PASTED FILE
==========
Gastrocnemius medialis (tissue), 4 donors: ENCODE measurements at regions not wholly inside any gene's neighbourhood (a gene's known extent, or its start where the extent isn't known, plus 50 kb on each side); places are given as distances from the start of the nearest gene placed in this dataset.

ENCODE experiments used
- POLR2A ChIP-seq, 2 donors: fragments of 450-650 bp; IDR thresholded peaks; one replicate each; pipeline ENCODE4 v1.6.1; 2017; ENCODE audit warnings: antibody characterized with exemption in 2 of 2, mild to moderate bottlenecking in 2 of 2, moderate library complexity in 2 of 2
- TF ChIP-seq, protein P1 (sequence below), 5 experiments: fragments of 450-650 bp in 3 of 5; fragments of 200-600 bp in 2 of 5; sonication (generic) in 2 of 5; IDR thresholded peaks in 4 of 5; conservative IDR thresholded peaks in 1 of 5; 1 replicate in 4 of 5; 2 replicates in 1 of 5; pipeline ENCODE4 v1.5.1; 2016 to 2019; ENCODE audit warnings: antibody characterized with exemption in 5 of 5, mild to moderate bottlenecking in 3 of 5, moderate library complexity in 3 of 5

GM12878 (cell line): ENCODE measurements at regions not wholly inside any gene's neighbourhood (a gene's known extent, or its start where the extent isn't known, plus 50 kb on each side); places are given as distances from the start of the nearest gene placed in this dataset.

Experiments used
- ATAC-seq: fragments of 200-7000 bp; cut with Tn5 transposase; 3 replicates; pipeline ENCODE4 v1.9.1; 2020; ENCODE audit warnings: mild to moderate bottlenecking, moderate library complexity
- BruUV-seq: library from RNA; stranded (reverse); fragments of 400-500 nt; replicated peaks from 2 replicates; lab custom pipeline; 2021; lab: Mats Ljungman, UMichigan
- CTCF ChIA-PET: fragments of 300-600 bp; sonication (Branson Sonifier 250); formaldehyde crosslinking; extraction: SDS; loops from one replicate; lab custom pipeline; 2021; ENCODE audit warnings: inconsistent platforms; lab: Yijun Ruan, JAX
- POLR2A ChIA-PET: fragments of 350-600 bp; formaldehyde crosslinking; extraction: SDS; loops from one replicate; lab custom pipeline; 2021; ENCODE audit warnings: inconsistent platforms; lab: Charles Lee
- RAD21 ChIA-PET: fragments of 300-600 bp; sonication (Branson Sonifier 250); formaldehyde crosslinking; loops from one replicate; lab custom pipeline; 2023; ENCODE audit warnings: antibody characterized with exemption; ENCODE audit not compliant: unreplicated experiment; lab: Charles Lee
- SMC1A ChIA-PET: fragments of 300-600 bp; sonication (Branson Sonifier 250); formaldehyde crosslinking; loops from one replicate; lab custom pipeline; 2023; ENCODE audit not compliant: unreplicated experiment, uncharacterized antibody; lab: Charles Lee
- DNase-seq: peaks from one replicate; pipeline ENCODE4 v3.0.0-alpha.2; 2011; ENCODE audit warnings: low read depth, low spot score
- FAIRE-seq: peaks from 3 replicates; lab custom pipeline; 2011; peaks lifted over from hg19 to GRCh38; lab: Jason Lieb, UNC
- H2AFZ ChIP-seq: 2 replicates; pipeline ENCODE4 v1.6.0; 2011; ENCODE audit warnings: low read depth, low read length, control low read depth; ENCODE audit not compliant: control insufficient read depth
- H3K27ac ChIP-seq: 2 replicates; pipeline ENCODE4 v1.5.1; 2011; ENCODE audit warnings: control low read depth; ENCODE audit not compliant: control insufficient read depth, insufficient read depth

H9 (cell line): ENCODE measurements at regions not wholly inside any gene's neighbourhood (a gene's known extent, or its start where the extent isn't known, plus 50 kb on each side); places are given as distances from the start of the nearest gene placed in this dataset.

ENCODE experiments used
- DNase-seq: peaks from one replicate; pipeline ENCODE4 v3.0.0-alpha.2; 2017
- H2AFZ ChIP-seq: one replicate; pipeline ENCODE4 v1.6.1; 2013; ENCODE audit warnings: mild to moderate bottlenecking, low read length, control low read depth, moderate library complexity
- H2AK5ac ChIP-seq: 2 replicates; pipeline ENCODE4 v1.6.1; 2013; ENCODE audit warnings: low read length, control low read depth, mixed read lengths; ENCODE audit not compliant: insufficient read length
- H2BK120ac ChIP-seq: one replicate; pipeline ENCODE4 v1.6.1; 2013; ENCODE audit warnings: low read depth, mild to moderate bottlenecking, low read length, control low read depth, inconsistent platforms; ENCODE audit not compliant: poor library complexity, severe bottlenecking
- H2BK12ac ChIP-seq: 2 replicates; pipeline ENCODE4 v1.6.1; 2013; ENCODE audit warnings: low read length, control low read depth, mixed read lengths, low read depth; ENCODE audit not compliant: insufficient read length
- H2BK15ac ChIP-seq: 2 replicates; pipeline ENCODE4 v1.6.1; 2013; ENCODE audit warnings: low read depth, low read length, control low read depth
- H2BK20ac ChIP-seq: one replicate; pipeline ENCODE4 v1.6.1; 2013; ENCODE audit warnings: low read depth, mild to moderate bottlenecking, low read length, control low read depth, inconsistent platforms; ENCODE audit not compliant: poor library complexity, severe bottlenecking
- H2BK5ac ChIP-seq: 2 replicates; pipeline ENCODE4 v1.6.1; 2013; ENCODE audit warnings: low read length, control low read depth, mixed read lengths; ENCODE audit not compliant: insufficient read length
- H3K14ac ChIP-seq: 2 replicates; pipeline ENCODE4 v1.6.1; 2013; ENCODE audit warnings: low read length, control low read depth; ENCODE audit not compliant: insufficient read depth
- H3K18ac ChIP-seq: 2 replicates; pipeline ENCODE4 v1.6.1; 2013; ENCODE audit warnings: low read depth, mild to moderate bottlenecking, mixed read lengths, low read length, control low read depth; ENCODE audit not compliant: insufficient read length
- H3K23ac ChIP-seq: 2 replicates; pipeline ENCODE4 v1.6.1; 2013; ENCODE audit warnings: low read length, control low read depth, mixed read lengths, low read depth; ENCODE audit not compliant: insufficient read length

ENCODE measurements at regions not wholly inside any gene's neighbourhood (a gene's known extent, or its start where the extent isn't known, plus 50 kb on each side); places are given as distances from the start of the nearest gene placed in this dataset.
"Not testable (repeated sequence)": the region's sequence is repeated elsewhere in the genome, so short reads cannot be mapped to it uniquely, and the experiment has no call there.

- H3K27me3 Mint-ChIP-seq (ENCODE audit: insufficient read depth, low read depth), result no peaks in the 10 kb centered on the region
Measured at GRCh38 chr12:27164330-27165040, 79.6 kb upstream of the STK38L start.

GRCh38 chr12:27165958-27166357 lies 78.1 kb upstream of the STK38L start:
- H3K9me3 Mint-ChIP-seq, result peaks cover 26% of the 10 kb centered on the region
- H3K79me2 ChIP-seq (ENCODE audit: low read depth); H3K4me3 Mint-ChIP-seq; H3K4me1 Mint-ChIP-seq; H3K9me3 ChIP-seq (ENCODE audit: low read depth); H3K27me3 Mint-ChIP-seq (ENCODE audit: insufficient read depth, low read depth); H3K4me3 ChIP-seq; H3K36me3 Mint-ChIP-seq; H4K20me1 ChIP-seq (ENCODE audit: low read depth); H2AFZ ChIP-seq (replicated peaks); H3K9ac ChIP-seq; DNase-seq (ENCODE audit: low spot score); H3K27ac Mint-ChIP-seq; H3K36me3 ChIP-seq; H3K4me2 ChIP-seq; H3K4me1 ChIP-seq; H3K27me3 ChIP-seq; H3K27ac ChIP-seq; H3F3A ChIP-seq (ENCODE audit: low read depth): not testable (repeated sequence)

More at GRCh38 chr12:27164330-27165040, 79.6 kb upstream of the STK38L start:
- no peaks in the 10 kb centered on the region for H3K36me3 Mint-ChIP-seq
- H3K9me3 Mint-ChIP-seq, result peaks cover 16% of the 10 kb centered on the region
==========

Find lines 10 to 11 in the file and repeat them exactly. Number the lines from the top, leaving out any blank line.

- POLR2A ChIA-PET: fragments of 350-600 bp; formaldehyde crosslinking; extraction: SDS; loops from one replicate; lab custom pipeline; 2021; ENCODE audit warnings: inconsistent platforms; lab: Charles Lee
- RAD21 ChIA-PET: fragments of 300-600 bp; sonication (Branson Sonifier 250); formaldehyde crosslinking; loops from one replicate; lab custom pipeline; 2023; ENCODE audit warnings: antibody characterized with exemption; ENCODE audit not compliant: unreplicated experiment; lab: Charles Lee